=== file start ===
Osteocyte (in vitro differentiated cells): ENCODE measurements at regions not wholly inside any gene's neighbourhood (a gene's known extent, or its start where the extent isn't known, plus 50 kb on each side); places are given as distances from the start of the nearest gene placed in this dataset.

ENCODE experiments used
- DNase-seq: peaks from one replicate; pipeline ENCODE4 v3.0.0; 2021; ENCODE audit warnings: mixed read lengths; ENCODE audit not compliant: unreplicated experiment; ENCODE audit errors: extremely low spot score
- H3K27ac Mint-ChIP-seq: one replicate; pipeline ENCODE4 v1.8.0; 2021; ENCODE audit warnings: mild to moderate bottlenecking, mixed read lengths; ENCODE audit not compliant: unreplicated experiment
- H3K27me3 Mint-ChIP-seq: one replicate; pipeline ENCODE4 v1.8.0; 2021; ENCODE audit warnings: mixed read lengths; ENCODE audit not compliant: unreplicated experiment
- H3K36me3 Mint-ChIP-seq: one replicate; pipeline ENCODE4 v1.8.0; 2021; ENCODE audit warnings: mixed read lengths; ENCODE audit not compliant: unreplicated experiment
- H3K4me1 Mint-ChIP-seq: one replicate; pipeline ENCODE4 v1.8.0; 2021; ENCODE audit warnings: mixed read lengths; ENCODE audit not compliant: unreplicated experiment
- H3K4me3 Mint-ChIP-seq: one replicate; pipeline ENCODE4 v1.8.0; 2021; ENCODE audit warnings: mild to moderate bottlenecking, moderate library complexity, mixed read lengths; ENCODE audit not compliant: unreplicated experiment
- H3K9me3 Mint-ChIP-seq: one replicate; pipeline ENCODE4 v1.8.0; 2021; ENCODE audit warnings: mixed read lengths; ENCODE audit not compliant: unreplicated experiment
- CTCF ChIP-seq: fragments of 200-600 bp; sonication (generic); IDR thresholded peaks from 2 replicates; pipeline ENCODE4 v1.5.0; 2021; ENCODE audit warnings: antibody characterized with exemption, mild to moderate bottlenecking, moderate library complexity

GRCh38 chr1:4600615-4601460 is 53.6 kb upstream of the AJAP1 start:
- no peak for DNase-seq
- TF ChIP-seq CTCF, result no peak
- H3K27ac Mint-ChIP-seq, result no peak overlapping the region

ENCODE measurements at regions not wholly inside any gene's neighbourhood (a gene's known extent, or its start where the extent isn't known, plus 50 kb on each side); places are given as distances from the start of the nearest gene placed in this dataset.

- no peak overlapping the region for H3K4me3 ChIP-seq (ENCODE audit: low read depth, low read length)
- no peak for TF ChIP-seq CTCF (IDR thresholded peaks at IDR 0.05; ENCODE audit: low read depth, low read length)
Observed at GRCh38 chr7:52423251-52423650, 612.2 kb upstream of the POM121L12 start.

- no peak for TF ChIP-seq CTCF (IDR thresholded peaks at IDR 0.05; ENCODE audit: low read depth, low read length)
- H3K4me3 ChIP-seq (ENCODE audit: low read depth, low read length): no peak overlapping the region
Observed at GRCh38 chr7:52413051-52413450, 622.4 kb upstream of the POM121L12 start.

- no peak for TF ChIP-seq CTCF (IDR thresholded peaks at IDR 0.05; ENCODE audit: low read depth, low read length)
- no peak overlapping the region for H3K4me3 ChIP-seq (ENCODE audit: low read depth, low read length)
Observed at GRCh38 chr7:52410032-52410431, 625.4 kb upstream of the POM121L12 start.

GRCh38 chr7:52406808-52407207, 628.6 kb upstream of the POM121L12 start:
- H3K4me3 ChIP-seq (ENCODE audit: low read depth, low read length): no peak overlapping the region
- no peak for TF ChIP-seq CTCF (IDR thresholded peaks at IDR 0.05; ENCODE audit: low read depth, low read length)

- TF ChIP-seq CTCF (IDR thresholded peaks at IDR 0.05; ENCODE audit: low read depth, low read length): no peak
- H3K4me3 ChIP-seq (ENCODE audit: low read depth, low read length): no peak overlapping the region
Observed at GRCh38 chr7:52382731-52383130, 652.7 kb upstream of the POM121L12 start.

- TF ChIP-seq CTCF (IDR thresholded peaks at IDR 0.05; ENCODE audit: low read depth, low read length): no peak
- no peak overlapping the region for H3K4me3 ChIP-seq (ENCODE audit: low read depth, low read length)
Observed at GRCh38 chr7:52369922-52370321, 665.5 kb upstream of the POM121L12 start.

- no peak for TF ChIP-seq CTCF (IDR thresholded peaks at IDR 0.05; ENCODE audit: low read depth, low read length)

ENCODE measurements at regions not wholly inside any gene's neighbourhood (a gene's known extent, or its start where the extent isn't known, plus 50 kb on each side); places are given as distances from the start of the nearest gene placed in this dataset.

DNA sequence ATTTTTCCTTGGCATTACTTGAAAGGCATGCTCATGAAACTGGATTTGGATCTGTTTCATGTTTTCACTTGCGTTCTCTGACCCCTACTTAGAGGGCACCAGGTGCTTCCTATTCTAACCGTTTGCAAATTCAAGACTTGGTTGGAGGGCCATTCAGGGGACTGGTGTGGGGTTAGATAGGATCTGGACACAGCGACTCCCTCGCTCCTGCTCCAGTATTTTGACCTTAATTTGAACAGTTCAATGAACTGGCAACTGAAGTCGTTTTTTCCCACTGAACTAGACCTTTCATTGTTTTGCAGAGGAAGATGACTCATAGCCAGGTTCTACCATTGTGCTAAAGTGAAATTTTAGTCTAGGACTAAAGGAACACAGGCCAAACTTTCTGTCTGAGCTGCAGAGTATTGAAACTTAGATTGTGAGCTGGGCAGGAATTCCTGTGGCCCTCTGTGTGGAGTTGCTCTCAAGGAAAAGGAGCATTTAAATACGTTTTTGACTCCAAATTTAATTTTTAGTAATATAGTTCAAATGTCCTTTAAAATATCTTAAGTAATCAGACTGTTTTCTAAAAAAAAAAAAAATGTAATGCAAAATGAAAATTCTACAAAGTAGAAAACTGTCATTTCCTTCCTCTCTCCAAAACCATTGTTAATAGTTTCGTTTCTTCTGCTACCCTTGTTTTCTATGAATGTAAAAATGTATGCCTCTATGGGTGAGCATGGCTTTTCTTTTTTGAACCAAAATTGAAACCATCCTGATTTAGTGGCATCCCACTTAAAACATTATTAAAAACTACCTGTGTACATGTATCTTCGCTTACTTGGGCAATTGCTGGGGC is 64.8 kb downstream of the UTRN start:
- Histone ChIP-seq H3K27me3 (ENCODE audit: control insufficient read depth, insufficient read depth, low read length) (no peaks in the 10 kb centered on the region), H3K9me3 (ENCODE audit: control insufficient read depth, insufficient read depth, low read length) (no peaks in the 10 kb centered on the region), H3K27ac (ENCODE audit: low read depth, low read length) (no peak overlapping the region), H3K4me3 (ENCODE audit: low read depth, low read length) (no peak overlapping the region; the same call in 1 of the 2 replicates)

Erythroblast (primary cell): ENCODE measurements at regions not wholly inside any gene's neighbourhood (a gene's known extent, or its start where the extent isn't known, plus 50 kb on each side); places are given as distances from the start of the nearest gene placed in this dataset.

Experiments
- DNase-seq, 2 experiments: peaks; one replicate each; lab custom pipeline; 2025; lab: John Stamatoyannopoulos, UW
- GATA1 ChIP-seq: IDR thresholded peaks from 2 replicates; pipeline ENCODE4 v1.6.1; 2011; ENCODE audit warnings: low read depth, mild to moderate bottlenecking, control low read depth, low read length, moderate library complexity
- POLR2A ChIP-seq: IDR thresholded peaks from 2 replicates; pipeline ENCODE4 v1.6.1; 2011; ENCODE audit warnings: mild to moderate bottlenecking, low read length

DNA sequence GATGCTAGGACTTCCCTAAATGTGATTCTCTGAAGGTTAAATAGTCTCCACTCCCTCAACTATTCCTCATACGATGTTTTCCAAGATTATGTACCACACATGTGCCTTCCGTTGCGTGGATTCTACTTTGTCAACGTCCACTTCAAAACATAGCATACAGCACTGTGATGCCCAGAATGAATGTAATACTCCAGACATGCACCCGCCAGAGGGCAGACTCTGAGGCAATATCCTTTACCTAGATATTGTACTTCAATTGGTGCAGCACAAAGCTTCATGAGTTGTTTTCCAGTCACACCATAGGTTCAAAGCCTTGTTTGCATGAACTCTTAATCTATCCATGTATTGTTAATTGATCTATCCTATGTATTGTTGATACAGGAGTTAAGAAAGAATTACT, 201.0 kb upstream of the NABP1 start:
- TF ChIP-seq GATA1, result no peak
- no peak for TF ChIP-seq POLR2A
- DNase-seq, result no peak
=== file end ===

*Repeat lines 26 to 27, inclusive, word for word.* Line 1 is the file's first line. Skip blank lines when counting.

- H3K4me3 ChIP-seq (ENCODE audit: low read depth, low read length): no peak overlapping the region
- no peak for TF ChIP-seq CTCF (IDR thresholded peaks at IDR 0.05; ENCODE audit: low read depth, low read length)